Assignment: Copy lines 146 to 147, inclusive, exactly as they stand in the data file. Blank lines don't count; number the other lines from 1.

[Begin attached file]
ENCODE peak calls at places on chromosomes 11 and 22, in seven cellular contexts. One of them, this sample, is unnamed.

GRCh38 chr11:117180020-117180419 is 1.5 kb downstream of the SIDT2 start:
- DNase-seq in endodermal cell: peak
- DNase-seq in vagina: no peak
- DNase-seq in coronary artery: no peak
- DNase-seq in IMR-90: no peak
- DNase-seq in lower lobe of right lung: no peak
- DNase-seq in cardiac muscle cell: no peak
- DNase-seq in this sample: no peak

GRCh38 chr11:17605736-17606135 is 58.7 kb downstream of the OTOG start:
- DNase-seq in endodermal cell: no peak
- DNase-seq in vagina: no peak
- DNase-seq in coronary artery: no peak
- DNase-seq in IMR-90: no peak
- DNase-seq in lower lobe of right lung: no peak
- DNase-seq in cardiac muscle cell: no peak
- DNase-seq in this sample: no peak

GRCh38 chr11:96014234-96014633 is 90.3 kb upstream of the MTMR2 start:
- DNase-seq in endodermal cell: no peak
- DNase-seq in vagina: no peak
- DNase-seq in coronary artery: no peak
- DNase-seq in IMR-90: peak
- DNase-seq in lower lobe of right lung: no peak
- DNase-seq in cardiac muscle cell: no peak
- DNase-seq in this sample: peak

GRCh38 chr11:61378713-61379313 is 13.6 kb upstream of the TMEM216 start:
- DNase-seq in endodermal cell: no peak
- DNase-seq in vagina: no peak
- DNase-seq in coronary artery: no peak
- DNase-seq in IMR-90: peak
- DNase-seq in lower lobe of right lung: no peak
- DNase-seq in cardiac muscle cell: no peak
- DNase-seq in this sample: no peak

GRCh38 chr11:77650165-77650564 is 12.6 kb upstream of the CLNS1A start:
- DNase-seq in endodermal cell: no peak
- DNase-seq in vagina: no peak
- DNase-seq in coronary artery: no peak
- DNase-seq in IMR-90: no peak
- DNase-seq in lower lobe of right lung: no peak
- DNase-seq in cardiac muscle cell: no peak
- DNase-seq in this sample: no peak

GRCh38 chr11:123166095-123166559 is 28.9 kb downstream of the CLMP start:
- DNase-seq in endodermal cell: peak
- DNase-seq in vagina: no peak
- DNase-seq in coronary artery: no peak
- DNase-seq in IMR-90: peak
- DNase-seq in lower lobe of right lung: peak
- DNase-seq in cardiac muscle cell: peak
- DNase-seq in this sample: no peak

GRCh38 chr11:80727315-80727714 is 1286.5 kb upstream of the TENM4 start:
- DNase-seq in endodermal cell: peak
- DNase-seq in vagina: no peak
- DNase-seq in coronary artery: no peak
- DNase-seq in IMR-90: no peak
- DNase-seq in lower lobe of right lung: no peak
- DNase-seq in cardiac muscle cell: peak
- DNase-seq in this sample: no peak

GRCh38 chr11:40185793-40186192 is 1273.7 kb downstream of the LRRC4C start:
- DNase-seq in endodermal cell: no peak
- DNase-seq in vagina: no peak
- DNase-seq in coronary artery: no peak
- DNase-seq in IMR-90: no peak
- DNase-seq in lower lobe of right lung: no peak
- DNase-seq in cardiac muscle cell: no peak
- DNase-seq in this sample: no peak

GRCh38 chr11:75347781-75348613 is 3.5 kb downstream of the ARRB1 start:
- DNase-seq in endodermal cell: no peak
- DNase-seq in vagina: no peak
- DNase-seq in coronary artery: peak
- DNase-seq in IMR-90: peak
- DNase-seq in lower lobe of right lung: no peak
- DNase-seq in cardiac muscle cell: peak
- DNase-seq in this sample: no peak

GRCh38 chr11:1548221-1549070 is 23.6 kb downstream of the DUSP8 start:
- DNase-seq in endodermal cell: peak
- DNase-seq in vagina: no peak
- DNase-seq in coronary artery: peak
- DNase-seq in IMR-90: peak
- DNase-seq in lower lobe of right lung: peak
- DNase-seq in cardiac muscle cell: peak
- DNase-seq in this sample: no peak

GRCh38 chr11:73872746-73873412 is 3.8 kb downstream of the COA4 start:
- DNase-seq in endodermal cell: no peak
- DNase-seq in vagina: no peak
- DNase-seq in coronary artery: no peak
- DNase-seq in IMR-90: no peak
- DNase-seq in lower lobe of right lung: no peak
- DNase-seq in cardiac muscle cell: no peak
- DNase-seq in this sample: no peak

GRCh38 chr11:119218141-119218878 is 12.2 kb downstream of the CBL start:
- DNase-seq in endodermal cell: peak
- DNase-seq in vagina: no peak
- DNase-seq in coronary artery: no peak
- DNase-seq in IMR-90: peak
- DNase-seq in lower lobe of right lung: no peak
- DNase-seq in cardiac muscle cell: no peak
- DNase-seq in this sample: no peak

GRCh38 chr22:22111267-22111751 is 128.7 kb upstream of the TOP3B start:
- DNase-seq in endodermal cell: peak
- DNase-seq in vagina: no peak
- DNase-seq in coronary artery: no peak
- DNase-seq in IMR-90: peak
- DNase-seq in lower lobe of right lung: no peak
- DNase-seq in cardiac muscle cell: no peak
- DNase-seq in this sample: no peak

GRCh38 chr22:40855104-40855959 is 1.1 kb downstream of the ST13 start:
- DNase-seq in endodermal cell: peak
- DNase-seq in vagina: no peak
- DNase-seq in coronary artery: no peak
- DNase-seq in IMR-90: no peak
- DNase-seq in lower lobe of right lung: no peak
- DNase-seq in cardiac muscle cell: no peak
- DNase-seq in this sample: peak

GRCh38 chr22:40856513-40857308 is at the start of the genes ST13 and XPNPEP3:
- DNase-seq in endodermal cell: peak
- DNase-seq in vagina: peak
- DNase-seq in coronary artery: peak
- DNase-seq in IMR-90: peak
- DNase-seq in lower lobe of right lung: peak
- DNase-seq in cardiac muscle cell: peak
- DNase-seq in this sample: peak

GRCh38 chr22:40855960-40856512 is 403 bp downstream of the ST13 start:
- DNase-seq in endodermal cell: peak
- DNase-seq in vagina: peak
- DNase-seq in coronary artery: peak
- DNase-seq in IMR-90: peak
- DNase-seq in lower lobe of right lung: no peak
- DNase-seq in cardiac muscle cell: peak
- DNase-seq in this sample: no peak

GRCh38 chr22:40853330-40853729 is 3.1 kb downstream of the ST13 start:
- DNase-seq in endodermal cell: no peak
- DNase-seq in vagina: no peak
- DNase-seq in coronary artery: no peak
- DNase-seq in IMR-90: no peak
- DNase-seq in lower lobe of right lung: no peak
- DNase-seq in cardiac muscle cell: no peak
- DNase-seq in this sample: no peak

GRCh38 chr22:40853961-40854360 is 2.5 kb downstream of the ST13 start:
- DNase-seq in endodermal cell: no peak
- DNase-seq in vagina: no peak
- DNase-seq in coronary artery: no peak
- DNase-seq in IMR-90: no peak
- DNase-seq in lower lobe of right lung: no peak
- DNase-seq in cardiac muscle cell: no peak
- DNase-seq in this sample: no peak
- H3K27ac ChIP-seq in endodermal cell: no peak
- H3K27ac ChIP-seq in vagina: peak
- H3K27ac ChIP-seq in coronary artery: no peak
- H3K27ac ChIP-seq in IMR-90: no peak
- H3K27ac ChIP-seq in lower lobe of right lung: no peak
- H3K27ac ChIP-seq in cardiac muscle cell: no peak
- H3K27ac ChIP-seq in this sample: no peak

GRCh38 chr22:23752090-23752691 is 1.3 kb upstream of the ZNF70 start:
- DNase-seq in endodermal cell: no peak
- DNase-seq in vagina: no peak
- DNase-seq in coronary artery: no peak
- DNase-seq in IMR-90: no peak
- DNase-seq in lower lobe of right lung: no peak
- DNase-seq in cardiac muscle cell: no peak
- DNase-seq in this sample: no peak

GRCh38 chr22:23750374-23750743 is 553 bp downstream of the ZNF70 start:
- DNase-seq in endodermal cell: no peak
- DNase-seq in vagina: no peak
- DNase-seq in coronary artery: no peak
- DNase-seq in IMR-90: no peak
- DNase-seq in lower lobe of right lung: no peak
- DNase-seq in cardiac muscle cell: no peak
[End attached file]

- H3K27ac ChIP-seq in endodermal cell: no peak
- H3K27ac ChIP-seq in vagina: peak